I manage but I find them inaccurate. Obviously the faults are all mine, I appreciate that.

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  25. Thanks. Very helpful, especially the sticks of butter. Will now make peanut butter cookies for a returning son. Not for myself of course.

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  26. Thanks for clarifying that Sue, I never knew what a u.k. actual tablespoon measure was. Now I just have to figure out how to measure out 15mls.
    I live in the u.s. but buy many u.k. cookbooks on my frequent visits home - love the British Baking that you posted on sometime ago. The gingersnaps are to DIE for. I always bring four big tins of Lyles back with me in my stowed luggage praying all the way that I have wrapped them up enough. So far so good. There is no substitute IMHO.
    I have a digital scale which I love too - makes it much easier to use u.k. measures and also a u.k. measuring jug. Yes, a stick of butter is exactly 4oz. and the wrapping paper is graduated.
    Thanks for your wonderful post.

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  27. Pati from London3:16 pm BST

    Interesting post Sue! I always use my scales as I think it is easier but last year, I bought a set of three measuring cups (in baby pink, blue and cream) at John Lewis because I loved the look of them (cheeky me!). The other day in tesco I saw a normal pink pack of plain tesco flour with the picture of a gingerbread man on it that was really cute and bought it for that reason! (Oh well!!!) x Pati

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  28. Each stick of butter is a 1/2 cup (aka 4 oz.)

    I think it's just a matter of getting used to the difference. In Canada, we are supposed to be entirely metric (millilitres and grams) but almost all recipes are still in cups and fluid ounces. We no longer sell milk products in quarts or pints, so I am constantly calling my mother in law to clarify that yes, a pint is two cups and a quart is four!

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  29. Laura, thanks for the Canadian perspective. I didn't know Canada was supposed to be metric. Sounds a bit like the UK, we're supposed to be metric but in practice a lot of us older chaps are still imperial.

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  30. I must remember to refer back to this post when I see an American recipe I want to try. I normally just take one look at the measurements in cups and decide I'll find an English recipe. I think this could have something to do with the fact that if I'm looking a recipe up on the internet it means I have no idea what to cook for tea .... and I'm in a hurry.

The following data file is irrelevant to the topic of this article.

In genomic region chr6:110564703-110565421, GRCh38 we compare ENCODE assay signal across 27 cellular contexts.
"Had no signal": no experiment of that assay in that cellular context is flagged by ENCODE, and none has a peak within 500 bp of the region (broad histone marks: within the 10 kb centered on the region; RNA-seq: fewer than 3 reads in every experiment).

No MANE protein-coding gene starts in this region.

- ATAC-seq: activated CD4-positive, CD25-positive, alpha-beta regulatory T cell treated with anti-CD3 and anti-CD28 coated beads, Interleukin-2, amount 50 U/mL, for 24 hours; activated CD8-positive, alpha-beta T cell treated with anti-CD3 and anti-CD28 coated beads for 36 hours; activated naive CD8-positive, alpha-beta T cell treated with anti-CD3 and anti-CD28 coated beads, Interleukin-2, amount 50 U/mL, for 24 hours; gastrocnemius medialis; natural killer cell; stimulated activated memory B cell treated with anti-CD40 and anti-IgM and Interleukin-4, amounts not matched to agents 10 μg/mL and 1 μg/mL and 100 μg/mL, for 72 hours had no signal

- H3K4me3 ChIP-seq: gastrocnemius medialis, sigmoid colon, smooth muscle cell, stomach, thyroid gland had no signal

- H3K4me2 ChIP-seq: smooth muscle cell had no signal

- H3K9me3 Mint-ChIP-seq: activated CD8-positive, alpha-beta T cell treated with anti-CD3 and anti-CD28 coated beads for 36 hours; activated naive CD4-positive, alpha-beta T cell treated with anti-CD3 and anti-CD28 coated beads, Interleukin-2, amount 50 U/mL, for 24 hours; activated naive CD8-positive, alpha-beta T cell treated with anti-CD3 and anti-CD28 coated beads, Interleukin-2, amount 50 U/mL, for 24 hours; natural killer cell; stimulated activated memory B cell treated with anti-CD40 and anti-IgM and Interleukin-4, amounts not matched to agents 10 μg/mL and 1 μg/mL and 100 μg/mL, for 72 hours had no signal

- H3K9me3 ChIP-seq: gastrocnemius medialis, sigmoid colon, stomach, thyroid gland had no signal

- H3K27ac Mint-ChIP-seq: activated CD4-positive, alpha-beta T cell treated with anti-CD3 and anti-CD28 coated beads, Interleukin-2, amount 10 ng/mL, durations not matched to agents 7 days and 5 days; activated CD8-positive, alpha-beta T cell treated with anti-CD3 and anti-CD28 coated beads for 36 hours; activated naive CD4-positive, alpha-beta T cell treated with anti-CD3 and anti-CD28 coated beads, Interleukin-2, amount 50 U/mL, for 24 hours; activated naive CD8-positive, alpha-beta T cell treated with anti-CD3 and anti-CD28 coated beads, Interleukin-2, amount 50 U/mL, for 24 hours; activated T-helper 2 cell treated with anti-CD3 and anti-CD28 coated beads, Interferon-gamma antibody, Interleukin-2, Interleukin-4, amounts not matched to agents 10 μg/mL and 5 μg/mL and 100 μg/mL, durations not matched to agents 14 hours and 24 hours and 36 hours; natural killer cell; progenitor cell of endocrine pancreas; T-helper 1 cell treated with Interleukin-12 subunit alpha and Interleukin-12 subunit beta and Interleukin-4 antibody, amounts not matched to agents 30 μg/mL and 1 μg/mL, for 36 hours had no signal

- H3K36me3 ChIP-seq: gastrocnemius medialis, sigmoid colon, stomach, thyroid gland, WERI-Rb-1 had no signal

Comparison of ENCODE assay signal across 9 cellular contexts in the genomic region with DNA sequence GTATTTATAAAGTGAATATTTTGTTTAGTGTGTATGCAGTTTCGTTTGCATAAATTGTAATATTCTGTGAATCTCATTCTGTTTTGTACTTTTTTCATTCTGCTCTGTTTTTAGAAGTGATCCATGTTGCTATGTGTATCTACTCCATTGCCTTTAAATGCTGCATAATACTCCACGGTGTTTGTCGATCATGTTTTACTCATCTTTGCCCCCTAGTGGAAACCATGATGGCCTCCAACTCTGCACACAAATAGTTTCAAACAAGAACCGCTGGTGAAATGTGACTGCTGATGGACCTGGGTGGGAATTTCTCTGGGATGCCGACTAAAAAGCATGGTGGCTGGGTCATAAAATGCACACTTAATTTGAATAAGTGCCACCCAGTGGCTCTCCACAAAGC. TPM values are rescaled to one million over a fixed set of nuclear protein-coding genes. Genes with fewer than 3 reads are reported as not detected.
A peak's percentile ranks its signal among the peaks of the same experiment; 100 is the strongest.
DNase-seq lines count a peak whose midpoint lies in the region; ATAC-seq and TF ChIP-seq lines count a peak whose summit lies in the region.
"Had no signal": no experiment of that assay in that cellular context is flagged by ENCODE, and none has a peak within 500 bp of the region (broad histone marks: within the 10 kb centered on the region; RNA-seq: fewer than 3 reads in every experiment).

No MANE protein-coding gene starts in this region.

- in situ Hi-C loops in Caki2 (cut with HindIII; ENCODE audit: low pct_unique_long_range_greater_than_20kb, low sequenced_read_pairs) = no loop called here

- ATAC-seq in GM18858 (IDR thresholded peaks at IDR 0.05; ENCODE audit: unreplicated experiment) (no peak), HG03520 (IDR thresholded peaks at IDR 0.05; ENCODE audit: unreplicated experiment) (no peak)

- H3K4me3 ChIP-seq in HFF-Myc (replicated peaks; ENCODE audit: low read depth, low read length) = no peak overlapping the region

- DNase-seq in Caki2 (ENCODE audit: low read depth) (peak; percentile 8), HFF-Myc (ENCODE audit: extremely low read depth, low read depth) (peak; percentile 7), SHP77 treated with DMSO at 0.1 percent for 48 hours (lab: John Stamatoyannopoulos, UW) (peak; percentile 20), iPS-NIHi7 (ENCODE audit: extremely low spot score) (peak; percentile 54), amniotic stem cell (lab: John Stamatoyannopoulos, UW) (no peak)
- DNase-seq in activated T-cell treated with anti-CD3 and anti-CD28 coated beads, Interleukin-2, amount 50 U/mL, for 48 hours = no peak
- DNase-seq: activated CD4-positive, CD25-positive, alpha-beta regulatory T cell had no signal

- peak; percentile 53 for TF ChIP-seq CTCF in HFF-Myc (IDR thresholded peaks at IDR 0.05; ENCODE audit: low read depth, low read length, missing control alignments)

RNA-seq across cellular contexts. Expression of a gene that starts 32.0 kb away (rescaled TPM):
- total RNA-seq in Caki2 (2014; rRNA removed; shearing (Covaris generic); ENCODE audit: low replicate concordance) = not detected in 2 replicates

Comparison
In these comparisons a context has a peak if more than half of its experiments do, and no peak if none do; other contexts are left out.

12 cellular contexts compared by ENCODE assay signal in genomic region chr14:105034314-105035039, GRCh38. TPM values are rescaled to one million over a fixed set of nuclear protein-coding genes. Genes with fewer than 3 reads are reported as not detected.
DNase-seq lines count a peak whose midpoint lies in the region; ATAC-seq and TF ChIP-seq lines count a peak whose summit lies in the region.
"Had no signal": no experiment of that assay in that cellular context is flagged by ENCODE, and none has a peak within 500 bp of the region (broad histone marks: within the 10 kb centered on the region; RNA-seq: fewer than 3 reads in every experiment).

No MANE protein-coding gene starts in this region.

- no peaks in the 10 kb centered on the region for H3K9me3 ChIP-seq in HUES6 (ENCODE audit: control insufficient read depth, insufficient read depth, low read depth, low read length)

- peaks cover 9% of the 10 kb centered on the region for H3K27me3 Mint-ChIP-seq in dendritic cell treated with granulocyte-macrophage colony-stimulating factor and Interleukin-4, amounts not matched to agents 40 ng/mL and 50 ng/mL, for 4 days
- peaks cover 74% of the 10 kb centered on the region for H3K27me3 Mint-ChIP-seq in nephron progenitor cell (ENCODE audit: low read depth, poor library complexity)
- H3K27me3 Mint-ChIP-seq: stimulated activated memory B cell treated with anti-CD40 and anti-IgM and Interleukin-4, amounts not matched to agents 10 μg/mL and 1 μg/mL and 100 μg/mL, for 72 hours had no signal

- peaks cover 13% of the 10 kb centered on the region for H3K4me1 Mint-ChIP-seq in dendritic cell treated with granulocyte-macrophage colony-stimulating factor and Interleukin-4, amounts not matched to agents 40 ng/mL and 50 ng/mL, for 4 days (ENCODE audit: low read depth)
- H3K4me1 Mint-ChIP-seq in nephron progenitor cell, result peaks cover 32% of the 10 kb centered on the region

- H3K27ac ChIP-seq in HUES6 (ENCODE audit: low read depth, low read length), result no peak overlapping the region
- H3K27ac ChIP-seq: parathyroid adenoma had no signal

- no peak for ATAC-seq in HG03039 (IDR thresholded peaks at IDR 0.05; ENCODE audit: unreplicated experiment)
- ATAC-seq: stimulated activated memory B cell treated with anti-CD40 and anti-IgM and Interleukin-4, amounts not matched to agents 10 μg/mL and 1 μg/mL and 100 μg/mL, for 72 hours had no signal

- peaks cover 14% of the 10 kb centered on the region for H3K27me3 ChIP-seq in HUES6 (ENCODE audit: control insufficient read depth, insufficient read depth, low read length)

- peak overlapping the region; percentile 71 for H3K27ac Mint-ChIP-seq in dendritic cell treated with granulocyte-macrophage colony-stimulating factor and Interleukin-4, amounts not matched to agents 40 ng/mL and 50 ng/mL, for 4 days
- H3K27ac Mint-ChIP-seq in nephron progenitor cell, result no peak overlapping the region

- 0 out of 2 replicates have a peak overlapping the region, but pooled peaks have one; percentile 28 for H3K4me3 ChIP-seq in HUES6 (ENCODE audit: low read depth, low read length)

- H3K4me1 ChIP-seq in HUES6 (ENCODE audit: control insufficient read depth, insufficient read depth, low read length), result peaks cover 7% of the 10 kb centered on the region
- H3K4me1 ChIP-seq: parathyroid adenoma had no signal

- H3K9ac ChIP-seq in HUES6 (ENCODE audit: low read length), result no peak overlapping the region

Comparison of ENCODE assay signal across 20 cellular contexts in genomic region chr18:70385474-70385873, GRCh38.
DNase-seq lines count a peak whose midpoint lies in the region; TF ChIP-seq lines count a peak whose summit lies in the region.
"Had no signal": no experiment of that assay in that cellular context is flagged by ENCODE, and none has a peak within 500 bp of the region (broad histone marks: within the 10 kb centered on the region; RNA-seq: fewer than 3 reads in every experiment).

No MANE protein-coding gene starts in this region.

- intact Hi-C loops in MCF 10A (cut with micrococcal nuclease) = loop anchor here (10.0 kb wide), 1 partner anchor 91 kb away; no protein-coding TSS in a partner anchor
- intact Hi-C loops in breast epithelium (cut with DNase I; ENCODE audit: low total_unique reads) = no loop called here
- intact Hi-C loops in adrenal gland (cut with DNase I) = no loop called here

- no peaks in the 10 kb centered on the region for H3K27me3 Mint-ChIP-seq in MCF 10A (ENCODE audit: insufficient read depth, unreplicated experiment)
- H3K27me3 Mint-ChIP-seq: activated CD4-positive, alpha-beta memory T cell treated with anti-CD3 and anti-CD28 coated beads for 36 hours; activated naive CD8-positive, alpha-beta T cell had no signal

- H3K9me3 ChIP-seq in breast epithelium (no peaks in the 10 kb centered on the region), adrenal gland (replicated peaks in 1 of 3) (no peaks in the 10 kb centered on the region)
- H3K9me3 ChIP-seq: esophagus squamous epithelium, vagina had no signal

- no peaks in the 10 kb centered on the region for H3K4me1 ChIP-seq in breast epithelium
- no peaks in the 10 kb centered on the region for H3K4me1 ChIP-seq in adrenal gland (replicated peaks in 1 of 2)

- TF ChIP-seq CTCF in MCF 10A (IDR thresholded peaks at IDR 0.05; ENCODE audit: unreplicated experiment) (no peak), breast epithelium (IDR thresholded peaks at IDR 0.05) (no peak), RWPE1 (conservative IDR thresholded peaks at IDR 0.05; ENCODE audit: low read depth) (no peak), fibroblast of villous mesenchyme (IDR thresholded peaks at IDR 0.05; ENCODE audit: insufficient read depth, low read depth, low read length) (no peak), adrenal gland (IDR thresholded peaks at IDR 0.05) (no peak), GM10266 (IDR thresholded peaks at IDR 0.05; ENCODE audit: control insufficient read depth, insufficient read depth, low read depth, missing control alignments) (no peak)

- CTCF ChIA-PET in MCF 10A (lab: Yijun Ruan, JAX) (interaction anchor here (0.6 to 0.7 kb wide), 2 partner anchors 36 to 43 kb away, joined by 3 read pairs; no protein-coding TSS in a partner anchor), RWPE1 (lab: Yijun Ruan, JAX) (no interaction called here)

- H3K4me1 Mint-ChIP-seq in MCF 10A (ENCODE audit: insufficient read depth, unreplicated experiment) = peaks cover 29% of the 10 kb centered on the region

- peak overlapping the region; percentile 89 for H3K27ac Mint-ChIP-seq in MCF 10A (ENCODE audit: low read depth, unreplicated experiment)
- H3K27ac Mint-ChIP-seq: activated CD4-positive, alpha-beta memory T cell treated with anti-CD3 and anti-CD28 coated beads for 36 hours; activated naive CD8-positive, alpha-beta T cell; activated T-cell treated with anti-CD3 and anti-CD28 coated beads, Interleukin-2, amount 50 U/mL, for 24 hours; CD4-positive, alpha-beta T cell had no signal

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  31. Finefoot12:43 am BST

    Fantastic! I can now stop asking every american visitor to my home to bring me measuring cups!!

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  32. Sue, I'm sure measuring on a scale isn't rocket science, but I don't have a scale and it looks like it would take a lot of room in the kitchen and I have a tiny galley kitchen.. so that's why I don't weigh things and can't use a recipe in which things are weighed.

    :-)

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  33. You can get much much smaller scales than mine Teresa that will slide onto a shelf like a book. You can put a bowl directly on them, zero the display and weigh straight into your bowl.

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  34. Thanks for the tip on the small scale. I'll keep an eye out for one.. since I really would like to try some of the recipes I've seen on my favorite UK blogs! :-)

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  35. Judy

    I hate to tell you this, but in the states we have dry measuring cups and liquid measuring cups. there is a slight difference when baking.

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  36. No don't tell me that! How slight is the difference? I've never had a problem using my set of cups for dry and wet ingerdients in American recipes.

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  37. You shouldn't pander to these cup users, it only encourages them. Imperial! That is the way forward!

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  38. Anonymous5:16 pm BST

    I don't worry too much about the accuracy.
    Consider (I'm an engineer - had to be exact) was it necessary to specify 454.2g of flour? Or, half a packet? If the recipe calls for 1 kilo of meat, you bought 1,17 kilos, does the dog have a lucky break?
    Prefer Jamie Oliver, and Floyds measurements. "glug" and "chunk" work OK.

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    Replies
    1. Never seen a recipe which specifies 454.2g of flour. I only measure when baking as I like my cakes and biscuits to taste good.

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  39. Anonymous12:55 pm BST

    Thank you so much for this! I was very confused by what Americans cups were and was not sure if my cups were the correct kind so cheers! I can now make proper Russian Blinchiki using an American recipe (how ironic).

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  40. 16 Nov 2012

    Just found your blog on a search for American cup measurements. Thanks for this really helpful and easy explanation. I've just bought a beehive cake tin from Amazon UK which is American with an American recipe. I should've guessed I'd need different measuring cups. Would've helped if it was mentioned on the listing. Buyer feedback for them. Thankfully, Dyas has come to the rescue with Tala measuring cups. FYI not all cups on Amazon UK under an American measuring cups search, have the measurements you mention. One has the cup size at 250ml. Also, the M&S site lists their cup size at 126ml, very confusing.

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  41. Anonymous2:24 am GMT

    Thank you for this useful entry. it's helped settle a heated argument in our household regarding the use of the term "measuring jug" :0)